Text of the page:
Best States for Healthy Retirement

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50. West Virginia
> Pct. 65+ w/ disability: 41.8% (7th highest)
> Pct. 65+ obese : 25.9% (15th highest)
> Flu vaccine in past year, 65+: 66.4% (18th lowest)
> Life expectancy: 75.4 years (3rd lowest)

Based on a number of measures of health behaviors and outcomes, West Virginia has the least healthy retirees of any state. Physically active elderly adults are less likely to experience frequent physical distress, and in West Virginia, nearly 40% of state residents 65 and older do not engage in even moderate physical activity, the highest share of any state in the country. With low physical activity rates, retirement age adults in the state report an average of 6.9 physically unhealthy days a month, far more than the national average of 5.4 days for the age group.

Life expectancy in West Virginia is especially low at 75 years, roughly three years less than life expectancy nationwide.

49. Mississippi
> Pct. 65+ w/ disability: 43.9% (4th highest)
> Pct. 65+ obese: 27.3% (7th highest)
> Flu vaccine in past year, 65+: 66.1% (15th lowest)
> Life expectancy: 74.5 years (the lowest)

As a state with among the least healthy retirees in the country, Mississippi residents can expect to live to just 74.5 years, the lowest life expectancy in the United States. Mississippi has an elderly obesity rate of 27.3%, one of the highest in the country, and residents 65 and older are more likely to smoke, eat poorly, and live sedentary lifestyles than older Americans nationwide. Obesity and unhealthy behavior can lead to debilitating injuries and illnesses, and 43.9% of Mississippi senior citizens have a disability of some kind, the fourth highest share in the country.

48. Alabama
> Pct. 65+ w/ disability: 40.2% (14th highest)
> Pct. 65+ obese: 26.3% (12th highest)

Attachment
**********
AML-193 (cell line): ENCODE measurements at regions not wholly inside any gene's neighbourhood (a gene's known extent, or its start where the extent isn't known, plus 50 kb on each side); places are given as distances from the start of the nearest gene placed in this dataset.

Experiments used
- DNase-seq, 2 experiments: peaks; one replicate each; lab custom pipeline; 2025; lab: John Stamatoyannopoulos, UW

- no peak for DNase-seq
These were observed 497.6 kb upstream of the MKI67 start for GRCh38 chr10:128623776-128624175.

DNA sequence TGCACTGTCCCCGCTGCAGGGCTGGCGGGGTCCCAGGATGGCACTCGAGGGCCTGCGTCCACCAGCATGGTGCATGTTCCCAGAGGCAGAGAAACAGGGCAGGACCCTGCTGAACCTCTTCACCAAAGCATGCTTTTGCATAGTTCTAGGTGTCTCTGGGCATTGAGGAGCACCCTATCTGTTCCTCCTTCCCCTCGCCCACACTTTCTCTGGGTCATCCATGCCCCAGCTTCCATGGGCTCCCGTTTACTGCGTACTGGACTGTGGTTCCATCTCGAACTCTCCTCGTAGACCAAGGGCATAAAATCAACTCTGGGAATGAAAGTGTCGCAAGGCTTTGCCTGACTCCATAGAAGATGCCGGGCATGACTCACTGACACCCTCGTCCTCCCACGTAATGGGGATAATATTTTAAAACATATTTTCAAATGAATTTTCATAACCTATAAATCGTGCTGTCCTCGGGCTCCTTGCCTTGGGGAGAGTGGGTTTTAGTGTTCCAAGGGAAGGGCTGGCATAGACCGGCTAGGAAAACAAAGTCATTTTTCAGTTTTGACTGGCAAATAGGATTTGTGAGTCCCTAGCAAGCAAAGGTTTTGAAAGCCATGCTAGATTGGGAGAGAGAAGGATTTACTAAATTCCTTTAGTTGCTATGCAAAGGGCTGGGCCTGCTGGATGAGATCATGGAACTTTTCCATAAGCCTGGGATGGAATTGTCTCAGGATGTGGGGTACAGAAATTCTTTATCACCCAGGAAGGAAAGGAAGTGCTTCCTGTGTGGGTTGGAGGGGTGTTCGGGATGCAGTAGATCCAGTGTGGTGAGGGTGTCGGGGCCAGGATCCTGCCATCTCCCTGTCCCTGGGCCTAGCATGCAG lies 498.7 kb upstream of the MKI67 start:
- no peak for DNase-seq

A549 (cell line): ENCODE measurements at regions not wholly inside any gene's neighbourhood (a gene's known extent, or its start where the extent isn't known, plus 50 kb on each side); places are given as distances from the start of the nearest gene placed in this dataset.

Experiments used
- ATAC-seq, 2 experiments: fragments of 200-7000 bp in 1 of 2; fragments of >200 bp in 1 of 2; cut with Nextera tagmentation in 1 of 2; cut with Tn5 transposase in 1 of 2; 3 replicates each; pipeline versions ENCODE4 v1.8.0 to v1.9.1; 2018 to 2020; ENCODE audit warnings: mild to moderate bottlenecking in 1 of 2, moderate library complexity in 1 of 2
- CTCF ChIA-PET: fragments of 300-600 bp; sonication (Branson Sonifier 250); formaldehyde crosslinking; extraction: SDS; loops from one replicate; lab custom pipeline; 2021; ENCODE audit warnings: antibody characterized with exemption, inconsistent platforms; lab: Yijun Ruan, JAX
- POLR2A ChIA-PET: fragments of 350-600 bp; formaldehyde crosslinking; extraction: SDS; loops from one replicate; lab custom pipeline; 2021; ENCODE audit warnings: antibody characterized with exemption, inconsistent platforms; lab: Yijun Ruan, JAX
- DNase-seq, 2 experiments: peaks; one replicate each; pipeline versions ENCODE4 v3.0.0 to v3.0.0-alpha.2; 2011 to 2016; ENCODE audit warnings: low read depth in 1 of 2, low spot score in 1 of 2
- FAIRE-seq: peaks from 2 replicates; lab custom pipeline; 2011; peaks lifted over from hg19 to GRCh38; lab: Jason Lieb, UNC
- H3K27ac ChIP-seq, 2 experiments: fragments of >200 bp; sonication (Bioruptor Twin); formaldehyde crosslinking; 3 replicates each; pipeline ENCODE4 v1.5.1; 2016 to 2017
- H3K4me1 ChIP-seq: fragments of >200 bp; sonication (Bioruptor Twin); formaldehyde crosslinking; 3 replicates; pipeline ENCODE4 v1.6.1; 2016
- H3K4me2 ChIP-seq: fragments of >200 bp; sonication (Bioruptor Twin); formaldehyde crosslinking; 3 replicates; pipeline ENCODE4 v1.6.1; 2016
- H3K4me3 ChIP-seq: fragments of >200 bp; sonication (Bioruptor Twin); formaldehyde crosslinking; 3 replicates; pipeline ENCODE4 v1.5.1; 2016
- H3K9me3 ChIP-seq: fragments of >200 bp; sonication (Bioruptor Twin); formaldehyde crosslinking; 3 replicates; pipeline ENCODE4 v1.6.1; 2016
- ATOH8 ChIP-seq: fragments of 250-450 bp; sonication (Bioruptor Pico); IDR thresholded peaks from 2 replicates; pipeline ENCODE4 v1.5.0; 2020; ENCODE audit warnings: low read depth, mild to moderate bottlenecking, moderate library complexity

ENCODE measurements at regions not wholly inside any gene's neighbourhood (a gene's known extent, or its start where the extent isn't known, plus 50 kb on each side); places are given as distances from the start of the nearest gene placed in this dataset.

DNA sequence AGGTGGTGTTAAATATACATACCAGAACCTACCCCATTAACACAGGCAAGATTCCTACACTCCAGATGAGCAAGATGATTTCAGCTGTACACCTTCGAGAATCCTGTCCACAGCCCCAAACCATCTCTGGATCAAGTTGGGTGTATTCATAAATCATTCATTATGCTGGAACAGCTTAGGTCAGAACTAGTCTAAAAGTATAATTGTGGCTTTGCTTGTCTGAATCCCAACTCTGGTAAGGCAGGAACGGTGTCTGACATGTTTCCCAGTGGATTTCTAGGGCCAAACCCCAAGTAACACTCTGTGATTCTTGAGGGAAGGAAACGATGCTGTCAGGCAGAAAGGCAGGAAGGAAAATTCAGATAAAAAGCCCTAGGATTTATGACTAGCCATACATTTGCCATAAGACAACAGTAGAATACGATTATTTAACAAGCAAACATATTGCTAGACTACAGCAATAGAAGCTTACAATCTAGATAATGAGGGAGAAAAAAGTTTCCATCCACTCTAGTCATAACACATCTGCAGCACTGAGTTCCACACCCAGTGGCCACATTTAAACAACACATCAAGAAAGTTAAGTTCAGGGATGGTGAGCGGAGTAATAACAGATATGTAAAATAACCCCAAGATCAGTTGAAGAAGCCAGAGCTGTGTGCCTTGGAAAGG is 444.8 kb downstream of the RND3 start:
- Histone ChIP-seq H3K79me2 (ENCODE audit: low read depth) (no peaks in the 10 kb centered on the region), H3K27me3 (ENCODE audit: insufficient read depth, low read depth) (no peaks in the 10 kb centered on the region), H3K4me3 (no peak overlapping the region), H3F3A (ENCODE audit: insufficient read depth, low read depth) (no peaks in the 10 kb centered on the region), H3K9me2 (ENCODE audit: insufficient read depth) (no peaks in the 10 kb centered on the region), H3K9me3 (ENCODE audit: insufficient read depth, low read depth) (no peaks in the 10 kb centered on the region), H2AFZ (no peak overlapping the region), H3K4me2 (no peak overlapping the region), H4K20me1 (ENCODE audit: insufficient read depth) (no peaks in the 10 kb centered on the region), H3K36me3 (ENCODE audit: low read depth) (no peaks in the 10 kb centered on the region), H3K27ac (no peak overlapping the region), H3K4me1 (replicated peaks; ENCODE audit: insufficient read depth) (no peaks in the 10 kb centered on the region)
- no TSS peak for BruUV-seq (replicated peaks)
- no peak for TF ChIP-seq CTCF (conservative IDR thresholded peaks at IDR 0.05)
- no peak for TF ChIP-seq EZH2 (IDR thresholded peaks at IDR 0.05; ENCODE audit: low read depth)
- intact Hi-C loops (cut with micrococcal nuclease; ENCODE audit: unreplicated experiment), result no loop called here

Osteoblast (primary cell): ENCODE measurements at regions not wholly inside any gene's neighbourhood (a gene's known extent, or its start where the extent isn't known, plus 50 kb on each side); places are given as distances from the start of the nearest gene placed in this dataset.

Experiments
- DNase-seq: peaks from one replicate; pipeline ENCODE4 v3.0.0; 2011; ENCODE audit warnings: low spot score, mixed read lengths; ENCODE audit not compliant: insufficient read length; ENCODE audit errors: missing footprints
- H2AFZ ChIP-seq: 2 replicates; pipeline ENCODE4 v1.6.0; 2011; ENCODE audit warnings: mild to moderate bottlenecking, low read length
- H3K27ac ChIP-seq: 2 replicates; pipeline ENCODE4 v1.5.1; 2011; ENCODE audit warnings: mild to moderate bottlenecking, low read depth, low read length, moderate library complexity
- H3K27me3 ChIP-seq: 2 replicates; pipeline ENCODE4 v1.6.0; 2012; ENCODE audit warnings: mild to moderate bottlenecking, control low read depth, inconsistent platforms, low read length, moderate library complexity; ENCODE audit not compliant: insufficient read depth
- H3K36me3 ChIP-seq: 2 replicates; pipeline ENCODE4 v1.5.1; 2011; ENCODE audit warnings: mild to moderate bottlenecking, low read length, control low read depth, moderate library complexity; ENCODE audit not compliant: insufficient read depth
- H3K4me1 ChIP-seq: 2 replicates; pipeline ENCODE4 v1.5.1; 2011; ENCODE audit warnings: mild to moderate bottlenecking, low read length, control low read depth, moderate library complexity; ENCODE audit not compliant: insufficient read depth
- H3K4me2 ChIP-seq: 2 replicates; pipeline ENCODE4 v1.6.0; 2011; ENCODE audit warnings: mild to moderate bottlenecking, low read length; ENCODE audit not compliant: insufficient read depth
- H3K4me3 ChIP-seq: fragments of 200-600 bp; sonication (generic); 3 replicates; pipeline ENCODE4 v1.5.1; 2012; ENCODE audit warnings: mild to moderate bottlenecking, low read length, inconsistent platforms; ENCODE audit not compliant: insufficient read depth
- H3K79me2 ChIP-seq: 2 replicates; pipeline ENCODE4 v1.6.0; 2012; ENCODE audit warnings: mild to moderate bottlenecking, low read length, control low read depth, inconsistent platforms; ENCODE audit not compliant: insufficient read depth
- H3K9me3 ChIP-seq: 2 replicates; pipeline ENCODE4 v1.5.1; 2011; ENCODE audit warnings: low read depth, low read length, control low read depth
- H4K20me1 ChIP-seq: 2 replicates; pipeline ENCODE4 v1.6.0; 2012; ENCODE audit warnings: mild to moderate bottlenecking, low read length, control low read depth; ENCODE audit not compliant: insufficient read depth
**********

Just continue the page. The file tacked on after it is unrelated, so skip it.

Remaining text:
> Flu vaccine in past year, 65+: 63.2% (5th lowest)
> Life expectancy: 75.2 years (2nd lowest)

Life expectancy in Alabama is only 75.2 years, the second lowest of any state. Shorter lives are partially attributable to unhealthy behaviors among the state’s elderly residents. Less than one-third of retirement age adults in the state eat fruit at least twice daily, a far smaller share than the nearly 42% of Americans 65 and older who do. Alabama’s elderly are also far less likely to be physically active than most older Americans. Only 64.9% of the state’s older residents are physically active, far fewer than the 68.6% national figure.

47. Kentucky
> Pct. 65+ w/ disability: 40.5% (13th highest)
> Pct. 65+ obese: 27.0% (9th highest)
> Flu vaccine in past year, 65+: 67.7% (25th highest)
> Life expectancy: 75.7 years (6th lowest)

Kentucky’s elderly population is among the least healthy in the country. Senior citizens report feeling physically unhealthy nearly 7 days each month, the most in the country. Kentucky residents 65 and older are also among the most likely in the country to be obese, to smoke, and to lead sedentary lifestyles. Unsurprisingly, the state’s life expectancy is just 75.7 years, one of the lowest in the country.

46. Nevada
> Pct. 65+ w/ disability: 37.7% (22nd lowest)
> Pct. 65+ obese: 21.8% (6th lowest)
> Flu vaccine in past year, 65+: 59.3% (the lowest)
> Life expectancy: 77.9 years (17th lowest)

For elderly residents, preventative care and screening is essential to maintaining good health. Senior citizens in Nevada are among the least likely in the country to use preventative medicine. Just 59.3% of senior citizens in Nevada received a flu vaccine in the past year, and just 61.9% received colon cancer screening, each the lowest proportions in the country.